By Jacques N. Couvas
Enough calls to reason. It is time for collective action. That was the message Turkish Foreign Minister Ahmet Davutoglu sent Thursday to his European Union (EU) colleagues, whom he will be meeting later this week in Brussels.
This warning is the latest in a series of tough communications Ankara has issued over the past four months to Syrian president Bashar al-Assad.
Davutoglu’s call for force rather than dialogue came a day after the 15-member United Nations Security Council (UNSC) unanimously demanded that Damascus immediately implement a peace plan formulated by UN and Arab League special envoy Kofi Annan and discussed with Assad earlier this month.
Since hostilities between Damascus and anti-regime demonstrators in Homs and other provincial cities began a year ago, at least 8,000 have died, according to U.N. estimates, as protests have escalated to armed clashes.
Until October 2011, Turkish leaders attempted to convince Assad to use moderation. But those efforts led nowhere.
Turkish position up to that point was consistent with a decade-long rapprochement between Ankara and Damascus, which followed 65 years of relations strained by a territorial dispute over Hatay, formerly an independent French protectorate and now part of Turkey.
In 2003, relations improved after the Turkish Parliament voted against American troops crossing the country to enter Iraq from the north. At that time, Turkish Prime Minister Recep Tayyip Erdogan’s Justice and Development (AK) Party held the majority position in parliament.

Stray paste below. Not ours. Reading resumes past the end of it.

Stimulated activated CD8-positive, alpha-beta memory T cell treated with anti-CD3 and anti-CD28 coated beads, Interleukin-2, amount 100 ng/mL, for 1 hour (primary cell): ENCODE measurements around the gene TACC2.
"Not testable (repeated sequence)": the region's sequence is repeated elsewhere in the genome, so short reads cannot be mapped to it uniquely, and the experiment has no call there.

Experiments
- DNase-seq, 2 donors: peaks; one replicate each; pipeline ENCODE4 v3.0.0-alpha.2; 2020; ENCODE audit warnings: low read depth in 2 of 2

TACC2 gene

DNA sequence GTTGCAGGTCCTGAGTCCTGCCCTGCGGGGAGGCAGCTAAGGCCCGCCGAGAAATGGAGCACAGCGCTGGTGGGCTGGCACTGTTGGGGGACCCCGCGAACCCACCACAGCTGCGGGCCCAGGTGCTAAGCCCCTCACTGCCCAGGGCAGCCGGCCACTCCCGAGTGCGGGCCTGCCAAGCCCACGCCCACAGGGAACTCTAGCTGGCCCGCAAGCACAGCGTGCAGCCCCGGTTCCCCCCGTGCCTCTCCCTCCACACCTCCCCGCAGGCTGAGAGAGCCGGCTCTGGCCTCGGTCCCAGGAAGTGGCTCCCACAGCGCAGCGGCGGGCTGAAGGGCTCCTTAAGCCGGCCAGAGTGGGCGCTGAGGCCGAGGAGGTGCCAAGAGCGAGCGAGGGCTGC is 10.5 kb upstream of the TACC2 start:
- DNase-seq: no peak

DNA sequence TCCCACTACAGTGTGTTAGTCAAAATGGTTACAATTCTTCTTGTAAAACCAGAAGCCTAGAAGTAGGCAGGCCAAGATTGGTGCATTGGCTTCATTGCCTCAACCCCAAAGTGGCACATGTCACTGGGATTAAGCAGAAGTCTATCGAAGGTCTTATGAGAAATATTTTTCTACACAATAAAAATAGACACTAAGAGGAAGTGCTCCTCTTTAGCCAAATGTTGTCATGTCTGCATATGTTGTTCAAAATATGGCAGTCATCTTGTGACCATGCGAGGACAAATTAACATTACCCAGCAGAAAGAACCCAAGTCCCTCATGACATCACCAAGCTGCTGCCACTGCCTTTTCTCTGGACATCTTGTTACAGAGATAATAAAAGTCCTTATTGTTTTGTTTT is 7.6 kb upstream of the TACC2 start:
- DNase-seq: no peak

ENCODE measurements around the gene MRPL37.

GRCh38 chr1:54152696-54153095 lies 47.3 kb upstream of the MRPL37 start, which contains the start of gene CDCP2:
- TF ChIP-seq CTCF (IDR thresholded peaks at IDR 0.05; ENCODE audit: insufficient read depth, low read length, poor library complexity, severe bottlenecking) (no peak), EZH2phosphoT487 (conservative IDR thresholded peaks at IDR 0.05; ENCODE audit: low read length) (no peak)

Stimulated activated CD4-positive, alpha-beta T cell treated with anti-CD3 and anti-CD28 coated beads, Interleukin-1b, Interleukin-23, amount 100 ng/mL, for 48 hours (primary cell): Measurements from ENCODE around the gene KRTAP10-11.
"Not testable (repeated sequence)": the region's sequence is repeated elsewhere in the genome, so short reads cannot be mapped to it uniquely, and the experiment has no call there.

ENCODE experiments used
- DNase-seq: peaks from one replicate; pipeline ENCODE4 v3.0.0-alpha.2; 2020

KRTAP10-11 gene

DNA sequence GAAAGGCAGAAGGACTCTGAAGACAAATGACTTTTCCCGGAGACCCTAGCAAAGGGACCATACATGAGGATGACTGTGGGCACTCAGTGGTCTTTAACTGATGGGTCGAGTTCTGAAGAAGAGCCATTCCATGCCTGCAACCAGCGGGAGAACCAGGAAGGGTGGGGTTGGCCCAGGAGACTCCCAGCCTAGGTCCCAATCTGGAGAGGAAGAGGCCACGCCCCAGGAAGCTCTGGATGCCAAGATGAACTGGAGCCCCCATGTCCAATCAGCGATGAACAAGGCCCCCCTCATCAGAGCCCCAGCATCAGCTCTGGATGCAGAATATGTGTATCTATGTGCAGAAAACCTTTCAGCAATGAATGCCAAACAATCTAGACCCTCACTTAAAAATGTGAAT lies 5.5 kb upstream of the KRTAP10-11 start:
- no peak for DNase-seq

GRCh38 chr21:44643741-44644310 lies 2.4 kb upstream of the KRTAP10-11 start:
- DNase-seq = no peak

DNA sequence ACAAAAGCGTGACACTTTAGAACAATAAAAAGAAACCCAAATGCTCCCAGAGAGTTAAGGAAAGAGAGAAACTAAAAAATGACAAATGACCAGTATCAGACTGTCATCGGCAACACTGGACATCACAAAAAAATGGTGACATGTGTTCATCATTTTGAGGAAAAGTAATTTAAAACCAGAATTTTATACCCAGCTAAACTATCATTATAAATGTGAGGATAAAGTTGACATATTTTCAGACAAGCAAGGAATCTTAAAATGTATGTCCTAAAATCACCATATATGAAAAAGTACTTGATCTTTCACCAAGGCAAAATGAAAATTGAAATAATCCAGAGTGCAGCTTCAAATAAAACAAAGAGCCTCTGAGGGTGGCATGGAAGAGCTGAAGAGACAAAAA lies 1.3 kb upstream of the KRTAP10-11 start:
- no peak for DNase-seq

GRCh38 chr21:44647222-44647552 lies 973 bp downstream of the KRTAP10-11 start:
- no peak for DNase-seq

By 2009, a series of diplomatic exchanges and summits, culminating with reciprocal visits by Turkish President Abdullah Gul to Damascus in May of that year and Assad to Istanbul two months later, sealed what appeared to be close ties.
In addition to a score of commercial treaties, a military agreement was also signed and a joint strategic committee established. Visas were abolished; a telecommunications network linking the Black Sea with the Persian Gulf through Syria was agreed; and Turkish private investment flowed into southwards.
As a result, the Ankara’s about-face towards the Assad dynasty has surprised both business and political observers. But a closer look reveals that several reasonable motives for Turkey’s shift.
Turkey’s new stance
One explanation is that Erdogan, a household name in the Arab world since he harshly criticised President Shimon Peres in 2009 for Israel’s Cast Lead Operation against Gaza and downgraded relations with Israel after the Mavi Marmara incident in May 2010, could tarnish his image by appearing to condone Assad’s bloody crackdown.
Indeed, Syria has become the black sheep of the Arab world, even for those who dispensed kisses on both of Assad’s cheeks five months ago, and Gadhafi’s fall in October also seems to have persuaded the Turkish leadership that Assad’s end is inevitable.
Turkey is also trying to position itself as the democratic paradigm for Muslim statehood and society and restore its commercial pre-eminence in North Africa. In Libya alone, regime change has caused Turkish businesses to lose or put on hold contracts totalling 25 billion U.S. dollars.
In addition, Erdogan and Davutoglu’s new tone coincides with warming relations with the White House, following Ankara’s decision to be a loyal partner despite its earlier objections to foreign intervention in Libya.
Turkey and the United States
Turkey has become an indispensable ally for the United States, in part because of uncertainty over Iraq’s future following the departure of U.S. troops in December.